Drilling in the Piceance Basin

(Courtesy of Flickr user Lee Gelatt)

They have more campaign money than any political group in Colorado right now. Protect Colorado, created by the state’s largest oil and gas companies, has raised $8.4 million in contributions to fight for, they say, the very future of drilling in the state.

The political issue group raised the staggering sum quickly, drawing on three of the state’s largest drillers: Anadarko Petroleum, Extraction Oil & Gas, and Noble Energy. Each gave about $2 million, according to disclosures to the Colorado Secretary of State’s office through May 16, 2018.

The industry is mobilizing to fight a potential ballot measure that, if passed, would increase the buffer between oil and gas wells and homes, schools and parks to 2,500 feet.

The current setback in Colorado is 500 feet from occupied buildings.

Given the proximity of homes to oil reserves in Colorado, the industry sees it as a de-facto ban, something “aimed at eliminating oil and gas development,” says Protect Colorado spokeswoman Karen Crummy. “There’s a real concern that that’s exactly what it will do.”

Protect Colorado Supports A Controversial Compensation Measure

Protect Colorado has, so far, spent most of its money to promote its own potential ballot measure. The group spent $1.2 million on signature gathering for a state constitutional measure that would compensate companies and individuals if new regulations devalue property.

“You have to get signatures from every county, and that definitely increases the price, but we think it’s an important enough issue to spend the money on it,” Crummy says.

The group can attribute those increased out of pocket expenses to their successful support of Amendment 71, which substantially increased the cost of constitutional measures by requiring wide geographic diversity in signature gathering.

Still, most oil and gas political money is sitting in the bank. Protect Colorado has $6.6 million on hand, and much of that will be probably focused on buying advertising for the measure it supports and against the one it doesn’t.

“They will have sufficient money to be on TV probably from mid-July until the end of the campaign,” said Rick Ridder, a longtime political consultant in Denver. He says that doesn’t even count nonprofit groups that don’t have to report contributions and expenditures that will likely be actively advocating in favor of drilling generally.

Ridder said he’s informally advising a group — one he wouldn’t name yet — that plans to oppose the oil and gas-supported constitutional measure if it makes the ballot.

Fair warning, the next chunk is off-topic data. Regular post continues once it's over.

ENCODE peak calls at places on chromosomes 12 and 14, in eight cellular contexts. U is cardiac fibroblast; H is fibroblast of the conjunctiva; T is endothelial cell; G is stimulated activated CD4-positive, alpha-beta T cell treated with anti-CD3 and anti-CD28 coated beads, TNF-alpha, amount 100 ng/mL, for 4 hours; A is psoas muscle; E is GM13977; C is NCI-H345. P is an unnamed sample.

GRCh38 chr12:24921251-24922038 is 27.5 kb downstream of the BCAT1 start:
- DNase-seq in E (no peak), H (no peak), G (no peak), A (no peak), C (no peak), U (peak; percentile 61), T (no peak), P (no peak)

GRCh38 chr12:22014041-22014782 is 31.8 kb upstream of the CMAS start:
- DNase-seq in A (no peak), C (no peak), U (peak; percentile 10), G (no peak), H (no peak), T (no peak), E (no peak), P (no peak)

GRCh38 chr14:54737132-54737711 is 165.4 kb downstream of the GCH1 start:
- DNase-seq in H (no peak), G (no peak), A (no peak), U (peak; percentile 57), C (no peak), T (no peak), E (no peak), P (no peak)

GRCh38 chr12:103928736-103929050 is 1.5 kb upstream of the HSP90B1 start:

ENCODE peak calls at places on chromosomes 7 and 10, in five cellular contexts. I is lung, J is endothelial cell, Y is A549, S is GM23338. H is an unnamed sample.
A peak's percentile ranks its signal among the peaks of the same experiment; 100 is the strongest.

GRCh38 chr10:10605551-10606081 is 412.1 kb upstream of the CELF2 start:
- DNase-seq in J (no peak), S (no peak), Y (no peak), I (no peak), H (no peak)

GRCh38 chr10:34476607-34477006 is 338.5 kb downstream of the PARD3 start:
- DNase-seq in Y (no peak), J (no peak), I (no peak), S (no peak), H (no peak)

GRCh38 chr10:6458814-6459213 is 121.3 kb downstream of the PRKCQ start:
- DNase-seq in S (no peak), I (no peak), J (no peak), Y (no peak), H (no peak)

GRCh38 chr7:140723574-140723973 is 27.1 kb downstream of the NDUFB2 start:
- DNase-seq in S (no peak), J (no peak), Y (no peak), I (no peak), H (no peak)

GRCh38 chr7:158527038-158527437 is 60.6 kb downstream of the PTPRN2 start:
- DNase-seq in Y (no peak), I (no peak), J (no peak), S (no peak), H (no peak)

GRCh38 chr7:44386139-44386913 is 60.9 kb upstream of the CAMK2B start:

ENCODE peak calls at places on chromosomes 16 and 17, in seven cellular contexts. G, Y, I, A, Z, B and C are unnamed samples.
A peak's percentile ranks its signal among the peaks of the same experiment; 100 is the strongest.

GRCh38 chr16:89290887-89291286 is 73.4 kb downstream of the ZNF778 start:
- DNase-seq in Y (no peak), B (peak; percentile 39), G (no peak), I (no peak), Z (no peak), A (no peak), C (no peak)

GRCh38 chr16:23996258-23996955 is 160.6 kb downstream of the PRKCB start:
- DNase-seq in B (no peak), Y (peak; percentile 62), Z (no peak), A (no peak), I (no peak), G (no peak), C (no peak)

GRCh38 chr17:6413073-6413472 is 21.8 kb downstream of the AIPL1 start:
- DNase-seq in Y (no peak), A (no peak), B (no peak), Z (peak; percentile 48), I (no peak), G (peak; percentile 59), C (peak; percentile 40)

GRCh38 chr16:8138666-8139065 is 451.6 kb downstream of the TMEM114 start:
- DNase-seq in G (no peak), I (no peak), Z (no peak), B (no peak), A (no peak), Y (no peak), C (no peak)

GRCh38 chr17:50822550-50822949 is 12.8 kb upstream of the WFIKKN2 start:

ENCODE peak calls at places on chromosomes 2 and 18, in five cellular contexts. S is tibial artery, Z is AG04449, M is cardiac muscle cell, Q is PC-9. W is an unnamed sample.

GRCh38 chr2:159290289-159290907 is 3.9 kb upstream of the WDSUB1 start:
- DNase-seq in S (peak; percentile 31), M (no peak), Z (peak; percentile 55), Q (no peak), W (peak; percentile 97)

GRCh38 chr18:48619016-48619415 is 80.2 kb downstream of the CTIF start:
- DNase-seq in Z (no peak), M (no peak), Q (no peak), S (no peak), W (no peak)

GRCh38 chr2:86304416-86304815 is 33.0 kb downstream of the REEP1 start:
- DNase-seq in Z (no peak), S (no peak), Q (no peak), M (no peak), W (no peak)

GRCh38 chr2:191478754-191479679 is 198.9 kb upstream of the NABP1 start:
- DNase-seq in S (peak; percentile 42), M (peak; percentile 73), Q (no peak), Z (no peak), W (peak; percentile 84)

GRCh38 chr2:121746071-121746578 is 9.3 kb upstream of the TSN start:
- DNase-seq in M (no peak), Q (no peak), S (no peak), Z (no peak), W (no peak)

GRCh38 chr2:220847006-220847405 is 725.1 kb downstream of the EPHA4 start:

Officials Are Worried About Costly Litigations

Governments are certainly nervous. The measure would require compensation to any company or individual if any government regulation, state or local, diminishes the value of their property. It wouldn't just apply to oil and gas.

Sam Mamet, the executive director of the Colorado Municipal League, says it’s “a very dangerous proposal.”

“To the folks behind this, I frankly say, ‘shame on them,’ because they’re pulling the wool over the eyes of a lot of people who should be aware of some of the serious negative consequences of this thing.”

If passed, it would touch off an costly cycle of litigation reminiscent of the legal chaos in the wake of the Taxpayer’s Bill of Rights, Mamet says. As a constitutional measure it can’t be changed by the legislature, and, since it’s written vaguely, it would prompt legal action to define what exactly it means.

Crummy disputed that the measure, which is also supported by the Colorado Farm Bureau, was vague or would cause chaos, noting that it passed the title board, and “it seems to be a responsible measure that more people in Colorado would support because no one would want their property seized.”

Oppositional Groups Don't Have The Same Kind Of Cash

The oil and gas industry’s massive war chest makes oppositional fundraising look miniscule. The political committee Colorado Rising for Health and Safety backs the ballot measure that would push oil and gas drilling far from occupied buildings. It has raised only $174,299.90.

Tricia Olson runs the group, and has contributed $35,075 of her own money. “We never thought that we would be competing directly against their money,” Olson says. Food and Water Watch, an organization long opposed to drilling and hydraulic fracturing, is their largest donor, with $40,000 in contributions so far.

“What we have is the messaging really,” Olson says. “And the notion that you need to keep setbacks from oil and gas so that there aren’t explosions, fires, water contamination, or damage to people’s health.”

Oil and gas groups have disputed studies that claim there are significant health or environmental risks.

Olson says that her signature gathers are being harassed by paid people, which she assumes are backed by the oil and gas industry. She contends they try to stop people from approaching signature gathers. Olson did admit she wasn't exactly sure who was behind that.

Protect Colorado’s Karen Crummy says it’s not them.

“No, I mean that’s the first I’ve heard of that, and obviously that isn’t something we would support in anyway.”

One thing is clear, the state’s long simmering fight over oil and gas and fracking might finally come to a boil by November.